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Date of Award
Master of Science in Nursing (MSN)
Thesis Committee Chairperson
Lisa Ball, PhD, RN, FNP-BC
Joanne Sorci RN, MS, ANP, CDE
barriers, facilitators, diabetes, diabetics, behaviors, risk, health complications
The management of diabetes requires active engagement in a number of prescribed behaviors in order to achieve glycemic control and thereby reduce the risk of health complications. Despite the prevalence of and dire risks associated with diabetes, compliance with prescribed behaviors of those individuals with diabetes that could reduce risk is not always found. This study was conducted in order to learn what the needs of patients with diabetes are in order to help empower them to participate in health promoting behaviors. This study, a qualitative phase 1 action research study, uncovered the barriers and facilitators to patient participation in healthy activities through semi structured interview of individuals with diabetes. The barriers identified included medication-related, physical limitations, environmental, and socioemotional factors. Supportive relationships, knowledge, following regular healthcare routines, reminders, recognizing physiologic responses in self, and accessible resources were identified as facilitators. An action plan was then developed that addressed the barriers based on the identified facilitators, those found in the participant comments and literature review. This action plan should be implemented in practice to address the difficulties experienced by patients when managing their diabetes to decrease risk factors; and a follow-up study is recommended on a larger scale to assess the impact of the action plan.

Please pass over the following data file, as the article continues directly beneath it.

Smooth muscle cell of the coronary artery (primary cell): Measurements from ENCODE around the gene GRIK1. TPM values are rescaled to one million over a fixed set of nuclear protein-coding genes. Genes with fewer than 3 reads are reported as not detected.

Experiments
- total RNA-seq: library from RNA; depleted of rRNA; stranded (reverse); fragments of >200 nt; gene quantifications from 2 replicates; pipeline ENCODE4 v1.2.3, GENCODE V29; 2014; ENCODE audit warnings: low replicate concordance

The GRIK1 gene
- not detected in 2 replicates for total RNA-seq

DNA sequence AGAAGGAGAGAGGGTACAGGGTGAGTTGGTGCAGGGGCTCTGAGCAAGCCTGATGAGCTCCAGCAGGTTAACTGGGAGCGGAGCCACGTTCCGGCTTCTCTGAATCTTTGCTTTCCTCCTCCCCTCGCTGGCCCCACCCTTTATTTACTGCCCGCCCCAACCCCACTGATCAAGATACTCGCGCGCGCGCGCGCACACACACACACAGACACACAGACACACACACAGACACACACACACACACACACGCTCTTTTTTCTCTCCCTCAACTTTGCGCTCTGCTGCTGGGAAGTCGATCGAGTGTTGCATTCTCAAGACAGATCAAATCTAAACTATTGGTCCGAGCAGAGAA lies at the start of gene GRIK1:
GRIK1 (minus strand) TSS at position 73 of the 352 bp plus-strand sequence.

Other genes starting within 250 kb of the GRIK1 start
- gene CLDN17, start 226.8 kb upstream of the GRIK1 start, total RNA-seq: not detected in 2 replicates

Ostolski, Dawn, "Barriers and Facilitators for Diabetics to Engage in Behaviors That Would Reduce Their Risk of Health Complications" (2016). Nursing Master's Theses. 6.